Coronavirus could bring machinery and input challenges

Farmers may face difficulty getting spare parts for machinery and other inputs over the coming months because of coronavirus lockdowns.

About 80% of farm machinery is currently imported in to the UK. The vast majority comes from Europe, with countries such as Italy and France being key players.

Stephen Howarth, economist for the Agricultural Engineers Association, said the global machinery supply chain was still functioning, but things could become more “challenging” as the impact of the virus was increasingly felt.

See also: Tractors: where are they made?

Imported components

Mr Howarth said: “At the moment it hasn’t particularly had an impact, but I think most companies are expecting it will do at some point.

“That even applies where machines are being manufactured in the UK, because almost all machines will have some imported components.”

Most machinery companies have been making contingency plans and the minor supply chain disruptions they have felt to date have not affected people at a farm level.

Although Case New Holland announced last week that it was halting operations at four plants in Italy for deep-cleaning and to rearrange the production line to allow more space between workers, three of the four are expected to reopen this week.

“Hopefully the disruptions won’t be too bad, but that depends how long it goes on for,” Mr Howarth said.

“If we are in this situation for a month then that’s probably not going to have too much effect at a farm level, but the longer it goes on the more chance there will be issues, particularly as we get into harvest and hay-making season.”

Mr Howarth said there were likely to be stocks already in the UK, either at dealers or held centrally, for spare parts which were in regular demand.

“The challenge will be the parts that are needed much less frequently as they tend to be ordered direct from the factory as and when they are needed, and there may be logistical challenges in getting them moving.

“All farmers can do is keep on top of maintenance and make sure they are minimising the risks that they will need spare parts.”

Driver shortages

Robert Sheasby, chief executive of the Agricultural Industries Confederation (AIC), which represents feed, seed, fertiliser and agro-chemical suppliers, said right now everything was operating “pretty close to normal”.

He said: “There is a little bit of comfort that in preparing for no-deal Brexit last year we did a lot of contingency planning for supply chain interruption, so in that view there is a degree of preparedness.”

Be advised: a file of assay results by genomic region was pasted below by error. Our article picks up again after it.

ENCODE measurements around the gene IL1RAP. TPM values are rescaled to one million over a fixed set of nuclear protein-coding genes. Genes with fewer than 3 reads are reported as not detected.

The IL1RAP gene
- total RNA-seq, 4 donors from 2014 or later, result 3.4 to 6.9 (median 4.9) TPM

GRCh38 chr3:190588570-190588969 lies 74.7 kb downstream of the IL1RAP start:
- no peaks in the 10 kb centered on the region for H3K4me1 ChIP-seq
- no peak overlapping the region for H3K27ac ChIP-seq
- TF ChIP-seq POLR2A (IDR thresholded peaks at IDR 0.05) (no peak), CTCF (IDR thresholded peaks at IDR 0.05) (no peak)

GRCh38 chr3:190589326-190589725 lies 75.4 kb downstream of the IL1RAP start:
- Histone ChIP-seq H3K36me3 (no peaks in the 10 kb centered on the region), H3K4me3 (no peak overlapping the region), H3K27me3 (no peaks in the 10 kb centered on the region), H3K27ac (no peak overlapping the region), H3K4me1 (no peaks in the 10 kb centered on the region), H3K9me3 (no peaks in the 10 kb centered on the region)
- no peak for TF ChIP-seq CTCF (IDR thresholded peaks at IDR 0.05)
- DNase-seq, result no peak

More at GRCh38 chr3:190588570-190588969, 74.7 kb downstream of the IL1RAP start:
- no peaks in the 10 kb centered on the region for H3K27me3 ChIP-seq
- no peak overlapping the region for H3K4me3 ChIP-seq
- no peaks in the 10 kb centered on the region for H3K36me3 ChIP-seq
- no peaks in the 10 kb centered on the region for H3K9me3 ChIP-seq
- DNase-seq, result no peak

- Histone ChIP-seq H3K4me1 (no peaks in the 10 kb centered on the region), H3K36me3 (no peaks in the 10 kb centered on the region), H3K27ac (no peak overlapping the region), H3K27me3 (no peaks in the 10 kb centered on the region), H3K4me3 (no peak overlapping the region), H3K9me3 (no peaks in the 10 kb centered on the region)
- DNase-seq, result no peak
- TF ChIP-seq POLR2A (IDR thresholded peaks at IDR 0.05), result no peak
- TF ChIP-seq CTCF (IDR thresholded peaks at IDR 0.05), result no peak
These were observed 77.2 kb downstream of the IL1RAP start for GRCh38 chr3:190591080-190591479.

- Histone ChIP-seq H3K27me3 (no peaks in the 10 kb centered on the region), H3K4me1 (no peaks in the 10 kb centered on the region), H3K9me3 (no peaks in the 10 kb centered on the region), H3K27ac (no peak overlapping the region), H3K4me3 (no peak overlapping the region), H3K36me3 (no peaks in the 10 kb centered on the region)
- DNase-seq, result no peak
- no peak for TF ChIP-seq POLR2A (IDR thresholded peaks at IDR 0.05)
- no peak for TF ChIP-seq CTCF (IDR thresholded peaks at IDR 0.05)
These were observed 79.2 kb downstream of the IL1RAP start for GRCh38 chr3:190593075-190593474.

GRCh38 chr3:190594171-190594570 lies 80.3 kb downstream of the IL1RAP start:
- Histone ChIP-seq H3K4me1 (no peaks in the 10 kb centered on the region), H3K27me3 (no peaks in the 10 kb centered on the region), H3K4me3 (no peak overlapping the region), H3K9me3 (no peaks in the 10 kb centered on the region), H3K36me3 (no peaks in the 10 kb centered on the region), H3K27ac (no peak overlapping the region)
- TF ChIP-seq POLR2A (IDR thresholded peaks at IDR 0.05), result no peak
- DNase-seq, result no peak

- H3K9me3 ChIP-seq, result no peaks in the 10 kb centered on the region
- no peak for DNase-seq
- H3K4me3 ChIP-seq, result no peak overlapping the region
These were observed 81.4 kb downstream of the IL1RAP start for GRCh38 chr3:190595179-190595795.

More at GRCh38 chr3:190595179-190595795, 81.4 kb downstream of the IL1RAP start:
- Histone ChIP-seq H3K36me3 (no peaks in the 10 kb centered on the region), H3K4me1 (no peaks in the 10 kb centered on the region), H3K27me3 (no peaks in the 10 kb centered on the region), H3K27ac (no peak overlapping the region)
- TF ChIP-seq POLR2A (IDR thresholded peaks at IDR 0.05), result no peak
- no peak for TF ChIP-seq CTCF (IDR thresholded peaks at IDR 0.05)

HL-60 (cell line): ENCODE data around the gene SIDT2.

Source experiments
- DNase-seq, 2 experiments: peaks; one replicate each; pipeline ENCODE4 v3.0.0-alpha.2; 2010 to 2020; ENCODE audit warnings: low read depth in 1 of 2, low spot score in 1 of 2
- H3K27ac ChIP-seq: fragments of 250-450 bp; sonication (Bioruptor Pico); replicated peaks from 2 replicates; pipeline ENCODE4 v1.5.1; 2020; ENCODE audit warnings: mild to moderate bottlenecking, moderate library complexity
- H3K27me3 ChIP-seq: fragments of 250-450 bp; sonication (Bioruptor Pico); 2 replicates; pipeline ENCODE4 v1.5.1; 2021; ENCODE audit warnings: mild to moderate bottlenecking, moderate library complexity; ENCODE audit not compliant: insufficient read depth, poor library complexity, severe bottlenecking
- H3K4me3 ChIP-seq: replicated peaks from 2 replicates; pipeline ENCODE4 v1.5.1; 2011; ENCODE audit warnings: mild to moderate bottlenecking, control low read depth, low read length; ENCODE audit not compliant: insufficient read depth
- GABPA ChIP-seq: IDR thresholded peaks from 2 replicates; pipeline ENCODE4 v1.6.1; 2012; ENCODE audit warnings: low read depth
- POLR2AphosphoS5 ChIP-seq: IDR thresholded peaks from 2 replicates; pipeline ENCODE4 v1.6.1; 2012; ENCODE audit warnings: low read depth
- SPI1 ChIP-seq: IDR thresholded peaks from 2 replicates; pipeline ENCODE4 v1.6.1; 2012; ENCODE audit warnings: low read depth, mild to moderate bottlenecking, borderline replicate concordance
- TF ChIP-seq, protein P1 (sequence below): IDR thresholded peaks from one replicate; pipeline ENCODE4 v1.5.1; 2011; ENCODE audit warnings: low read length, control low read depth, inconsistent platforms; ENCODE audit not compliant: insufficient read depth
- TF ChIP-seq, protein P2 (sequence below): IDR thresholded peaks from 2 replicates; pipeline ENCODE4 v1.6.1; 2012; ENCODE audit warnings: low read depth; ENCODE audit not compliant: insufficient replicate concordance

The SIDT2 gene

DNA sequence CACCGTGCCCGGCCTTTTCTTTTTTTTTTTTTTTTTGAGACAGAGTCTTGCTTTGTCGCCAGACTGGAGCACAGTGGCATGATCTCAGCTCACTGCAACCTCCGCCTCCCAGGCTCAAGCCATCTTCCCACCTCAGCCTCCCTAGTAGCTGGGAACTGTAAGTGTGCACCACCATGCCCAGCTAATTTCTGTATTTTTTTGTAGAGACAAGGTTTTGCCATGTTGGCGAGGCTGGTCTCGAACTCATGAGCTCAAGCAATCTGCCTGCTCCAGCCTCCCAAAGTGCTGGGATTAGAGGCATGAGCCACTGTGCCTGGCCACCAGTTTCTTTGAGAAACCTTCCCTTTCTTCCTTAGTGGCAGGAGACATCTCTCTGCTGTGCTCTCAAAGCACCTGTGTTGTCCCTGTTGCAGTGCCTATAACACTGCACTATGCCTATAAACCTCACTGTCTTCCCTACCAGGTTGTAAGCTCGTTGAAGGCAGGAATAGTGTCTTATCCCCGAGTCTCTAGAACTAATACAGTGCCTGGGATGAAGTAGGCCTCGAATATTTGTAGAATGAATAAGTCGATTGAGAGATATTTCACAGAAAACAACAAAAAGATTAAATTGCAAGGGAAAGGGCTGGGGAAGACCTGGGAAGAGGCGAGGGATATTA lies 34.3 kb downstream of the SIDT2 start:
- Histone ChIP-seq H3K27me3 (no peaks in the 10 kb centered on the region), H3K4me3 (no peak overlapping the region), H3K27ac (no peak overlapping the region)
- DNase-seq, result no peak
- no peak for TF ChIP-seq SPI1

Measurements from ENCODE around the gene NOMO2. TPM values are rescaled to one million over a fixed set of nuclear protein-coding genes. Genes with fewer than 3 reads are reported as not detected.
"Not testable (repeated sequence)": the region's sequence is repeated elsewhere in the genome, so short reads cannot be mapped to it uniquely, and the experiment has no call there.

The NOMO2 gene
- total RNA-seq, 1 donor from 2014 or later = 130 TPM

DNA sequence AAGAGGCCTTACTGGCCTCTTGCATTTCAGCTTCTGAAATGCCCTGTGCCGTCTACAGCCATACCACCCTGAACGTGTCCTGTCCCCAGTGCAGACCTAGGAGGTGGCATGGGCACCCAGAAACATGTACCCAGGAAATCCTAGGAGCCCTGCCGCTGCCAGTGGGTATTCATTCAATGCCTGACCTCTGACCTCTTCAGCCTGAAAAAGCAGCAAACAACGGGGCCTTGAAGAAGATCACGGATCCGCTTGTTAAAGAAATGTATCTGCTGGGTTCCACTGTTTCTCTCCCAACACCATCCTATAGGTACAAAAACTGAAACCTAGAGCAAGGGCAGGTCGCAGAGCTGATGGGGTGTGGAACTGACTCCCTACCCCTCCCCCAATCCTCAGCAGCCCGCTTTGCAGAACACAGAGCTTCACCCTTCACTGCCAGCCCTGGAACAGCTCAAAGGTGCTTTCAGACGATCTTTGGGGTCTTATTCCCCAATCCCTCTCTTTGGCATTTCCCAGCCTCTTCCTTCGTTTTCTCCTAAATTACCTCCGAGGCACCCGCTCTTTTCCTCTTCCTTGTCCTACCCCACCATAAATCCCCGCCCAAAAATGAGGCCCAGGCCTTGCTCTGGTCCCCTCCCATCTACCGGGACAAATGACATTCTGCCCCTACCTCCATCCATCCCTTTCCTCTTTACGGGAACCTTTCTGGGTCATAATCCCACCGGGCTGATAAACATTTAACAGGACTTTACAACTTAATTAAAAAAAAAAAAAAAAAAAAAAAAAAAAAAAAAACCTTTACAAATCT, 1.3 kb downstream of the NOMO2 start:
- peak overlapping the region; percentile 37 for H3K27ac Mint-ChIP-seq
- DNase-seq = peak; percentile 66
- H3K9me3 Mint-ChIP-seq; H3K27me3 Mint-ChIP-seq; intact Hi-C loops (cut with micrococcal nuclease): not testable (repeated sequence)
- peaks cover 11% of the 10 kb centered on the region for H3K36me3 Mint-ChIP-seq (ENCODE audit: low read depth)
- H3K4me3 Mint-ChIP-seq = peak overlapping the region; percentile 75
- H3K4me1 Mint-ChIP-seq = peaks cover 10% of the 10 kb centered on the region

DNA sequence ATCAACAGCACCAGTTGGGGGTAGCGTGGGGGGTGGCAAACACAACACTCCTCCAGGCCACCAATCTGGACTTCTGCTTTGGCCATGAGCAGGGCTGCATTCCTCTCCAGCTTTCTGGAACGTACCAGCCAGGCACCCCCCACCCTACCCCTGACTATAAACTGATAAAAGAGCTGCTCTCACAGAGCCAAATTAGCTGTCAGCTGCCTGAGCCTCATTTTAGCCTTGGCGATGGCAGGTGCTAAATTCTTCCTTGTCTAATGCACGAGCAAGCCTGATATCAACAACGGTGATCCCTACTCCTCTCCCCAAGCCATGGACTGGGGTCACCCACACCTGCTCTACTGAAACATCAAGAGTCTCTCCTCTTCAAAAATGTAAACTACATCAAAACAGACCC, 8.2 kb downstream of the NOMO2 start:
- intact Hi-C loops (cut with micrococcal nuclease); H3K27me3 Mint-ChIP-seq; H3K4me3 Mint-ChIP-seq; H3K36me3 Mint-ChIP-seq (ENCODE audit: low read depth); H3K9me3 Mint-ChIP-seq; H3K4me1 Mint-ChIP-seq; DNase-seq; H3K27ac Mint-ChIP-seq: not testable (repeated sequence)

However, the government was expecting that up to 20% of the population will be affected by coronavirus at any one time, so this could lead to a shortage of vehicle drivers.

“So in terms of contingency planning [at a farm level], wherever businesses can they should plan ahead for deliveries, working with supply businesses in a co-ordinated way.

“Don’t panic order, but look ahead and if you’ve already got product on order it might be sensible to have it on farm.”

Mr Sheasby said suppliers were committed to making sure “the right product is in the right place at the right time”.

Greater flexibility

As part of this, the AIC had already flagged to government that it might need to look at flexibility around drivers’ hours and the Working Time Directive.

Looking further ahead, it might also be necessary to relax labelling rules so that if the supply of certain products were  interrupted, animal feed could be manufactured using different ingredients.

Stockpiling warning

The Animal Medicines Training Regulatory Authority (AMTRA) warned farmers against stockpiling prescription-only animal medicines, saying this was both “illegal and counter-productive”.

Stephen Dawson, secretary general of AMTRA, said: “Stocking up with prescription-only medicines such as wormers and flukicides is not appropriate, whether due to coronavirus or any other reasons.

“These medicines should be prescribed when they are needed by a Registered Animal Medicines Advisor, also known as an SQP, or by a vet, based on the needs and circumstances at the time.”

A statement from the National Office of Animal Health, which represents manufacturers of animal medicines, said it was encouraging vets and other prescribers to continue with normal ordering patterns to maintain “appropriate and proportionate” stocks of veterinary medicines

“If this is undertaken, there should be no need for additional stocks.”

But it added: “We would also advise animal owners to heed the advice of the veterinary profession: to discuss the timing of any vaccinations with their vet and urge those whose animals are undergoing long-term treatment to seek repeat prescriptions in good time from their veterinary practice.”


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